Note: Range depicted for New World only. The scale of the maps may cause narrow coastal ranges or ranges on small islands not to appear. Not all vagrant or small disjunct occurrences are depicted. For migratory birds, some individuals occur outside of the passage migrant range depicted. For information on how to obtain shapefiles of species ranges see our Species Mapping pages at www.natureserve.org/conservation-tools/data-maps-tools.

Range Map Compilers: IUCN, Conservation International, NatureServe, and collaborators, 2004


U.S. Distribution by County Help
State County Name (FIPS Code)
CO Delta (08029), Las Animas (08071), Mesa (08077), Montrose (08085), San Miguel (08113)
UT Iron (49021), Kane (49025), Washington (49053)
* Extirpated/possibly extirpated
U.S. Distribution by Watershed Help
Watershed Region Help Watershed Name (Watershed Code)
11 Cimarron headwaters (11040001)+
14 Colorado headwaters-Plateau (14010005)+, Lower Gunnison (14020005)+, Westwater Canyon (14030001)+, Upper Dolores (14030002)+, Lower Dolores (14030004)+, Escalante (14070005)+
15 Upper Virgin (15010008)+
+ Natural heritage record(s) exist for this watershed
* Extirpated/possibly extirpated
Ecology & Life History
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Reproduction Comments: Usually breeds from April-July (possibly August) (Stebbins 1985). In Colorado, metamorphosis has been observed in late July and early August (Hammerson 1982).
Non-Migrant: Y
Locally Migrant: N
Long Distance Migrant: N
Riverine Habitat(s): CREEK, High gradient, Low gradient, Moderate gradient, Pool, SPRING/SPRING BROOK
Palustrine Habitat(s): Riparian
Terrestrial Habitat(s): Bare rock/talus/scree
Special Habitat Factors: Benthic
Habitat Comments: This frog requires temporary or permanent pools in rocky arid scrub and mountains in a wide range of elevations from 300 to 3,000m asl. It is found in rocky canyons and along intermittent or permanent streams. It frequents arroyos in semi-arid grassland, streams in pinon-juniper and pine-oak woodlands, and tropical scrub forest (Mexico) (Stebbins 1985). It is primarily terrestrial, and in breeds in pools along canyon-bottom streams.
Adult Food Habits: Invertivore
Immature Food Habits: Herbivore
Food Comments: Adults feed on ants, beetles, centipedes, spiders, etc. Larvae eat suspended matter, organic debris, algae, and plant tissue.
Adult Phenology: Circadian, Hibernates/aestivates
Immature Phenology: Circadian, Hibernates/aestivates
Phenology Comments: Inactive in cold temperatures and hot, dry weather when it retreats to rock crevices. Most active at night but can be observed among rocks along stream courses diurnally.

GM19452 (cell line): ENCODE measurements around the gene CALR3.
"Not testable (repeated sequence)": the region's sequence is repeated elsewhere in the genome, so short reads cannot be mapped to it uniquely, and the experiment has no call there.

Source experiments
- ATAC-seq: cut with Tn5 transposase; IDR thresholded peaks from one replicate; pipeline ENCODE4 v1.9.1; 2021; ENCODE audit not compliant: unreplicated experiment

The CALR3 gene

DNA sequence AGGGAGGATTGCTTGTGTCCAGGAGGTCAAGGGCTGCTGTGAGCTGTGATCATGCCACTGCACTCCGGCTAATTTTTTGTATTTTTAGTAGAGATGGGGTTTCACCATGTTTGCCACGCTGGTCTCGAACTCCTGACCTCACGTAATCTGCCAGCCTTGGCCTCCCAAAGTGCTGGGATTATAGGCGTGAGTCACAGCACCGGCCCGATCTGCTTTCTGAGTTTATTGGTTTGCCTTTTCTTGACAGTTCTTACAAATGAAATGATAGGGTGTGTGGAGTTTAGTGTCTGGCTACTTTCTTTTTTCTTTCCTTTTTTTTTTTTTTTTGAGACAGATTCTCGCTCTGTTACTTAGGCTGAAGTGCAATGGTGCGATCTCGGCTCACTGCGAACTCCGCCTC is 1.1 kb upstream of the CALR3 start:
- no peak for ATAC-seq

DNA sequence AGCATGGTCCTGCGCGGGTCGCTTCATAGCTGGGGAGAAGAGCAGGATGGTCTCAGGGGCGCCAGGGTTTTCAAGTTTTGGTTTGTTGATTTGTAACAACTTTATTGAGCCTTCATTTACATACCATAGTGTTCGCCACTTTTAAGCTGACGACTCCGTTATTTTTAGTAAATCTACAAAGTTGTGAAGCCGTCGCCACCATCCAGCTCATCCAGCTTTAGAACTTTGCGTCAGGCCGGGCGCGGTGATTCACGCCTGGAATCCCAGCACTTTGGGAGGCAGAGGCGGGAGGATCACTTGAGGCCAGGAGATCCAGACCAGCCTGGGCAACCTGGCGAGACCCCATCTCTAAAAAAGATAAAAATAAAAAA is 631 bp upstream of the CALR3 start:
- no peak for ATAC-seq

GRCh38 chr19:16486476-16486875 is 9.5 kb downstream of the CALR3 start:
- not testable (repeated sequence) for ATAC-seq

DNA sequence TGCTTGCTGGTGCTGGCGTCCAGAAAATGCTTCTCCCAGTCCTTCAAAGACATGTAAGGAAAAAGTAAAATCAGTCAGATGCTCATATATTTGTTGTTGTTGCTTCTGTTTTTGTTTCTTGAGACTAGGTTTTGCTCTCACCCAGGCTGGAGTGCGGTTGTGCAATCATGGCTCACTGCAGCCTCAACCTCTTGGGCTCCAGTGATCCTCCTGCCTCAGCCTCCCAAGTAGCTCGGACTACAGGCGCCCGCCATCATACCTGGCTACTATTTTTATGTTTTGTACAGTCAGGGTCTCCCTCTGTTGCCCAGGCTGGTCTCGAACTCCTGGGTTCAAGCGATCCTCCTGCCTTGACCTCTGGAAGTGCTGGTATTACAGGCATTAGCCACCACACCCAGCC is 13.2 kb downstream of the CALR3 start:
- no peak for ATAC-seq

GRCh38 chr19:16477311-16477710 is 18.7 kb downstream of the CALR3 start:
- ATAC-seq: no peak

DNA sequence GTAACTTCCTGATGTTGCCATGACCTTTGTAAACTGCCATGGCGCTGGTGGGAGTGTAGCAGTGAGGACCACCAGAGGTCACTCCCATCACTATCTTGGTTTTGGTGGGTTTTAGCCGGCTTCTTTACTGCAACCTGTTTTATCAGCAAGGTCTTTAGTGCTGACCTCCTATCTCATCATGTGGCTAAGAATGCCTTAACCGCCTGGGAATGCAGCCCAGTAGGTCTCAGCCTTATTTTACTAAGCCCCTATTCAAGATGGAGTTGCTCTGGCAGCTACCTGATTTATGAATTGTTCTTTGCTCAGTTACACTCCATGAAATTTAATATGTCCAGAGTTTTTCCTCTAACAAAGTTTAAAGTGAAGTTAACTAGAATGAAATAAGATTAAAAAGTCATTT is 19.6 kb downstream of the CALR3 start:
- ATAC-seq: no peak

Length: 6 centimeters
Economic Attributes Not yet assessed
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Management Summary Not yet assessed
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Population/Occurrence Delineation
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Group Name: Hylid Frogs (Treefrogs)

Use Class: Not applicable
Minimum Criteria for an Occurrence: Occurrences are based on evidence of historical presence, or current and likely recurring presence, at a given location. Such evidence minimally includes collection or reliable observation and documentation of one or more individuals (including larvae or eggs) in or near appropriate habitat where the species is presumed to be established and breeding.
Separation Barriers: Busy major highway such that frogs rarely if ever cross successfully; intensive urban development dominated by buildings and pavement and lacking suitable vegetated frog refuges.
Separation Distance for Unsuitable Habitat: 1 km
Separation Distance for Suitable Habitat: 5 km
Separation Justification: Available information is limited but indicates that hylids generally exhibit limited movements on a short-term basis. In New Jersey, Freda and Morin (1984) and Freda and Gonzalez (1986) demonstrated that individual Hyla andersonii often travel distances of 100 m from breeding ponds during the nonbreeding season. In montane Colorado, Spencer (1964) found that Pseudacris triseriata range into wet meadows usually within about 700 m of their breeding sites and sometimes cross a few hundred meters of upland habitat. Kay (1989) determined that most Pseudacris cadaverina individuals range over small segments of streamcourse; 83 percent of movements were less than 25 m in a 1-year study. In Michigan, nonbreeding home range diameters of Pseudacris crucifer, established around forest debris and vegetation, ranged from 1.2 to 5.5 m (Delzell 1958).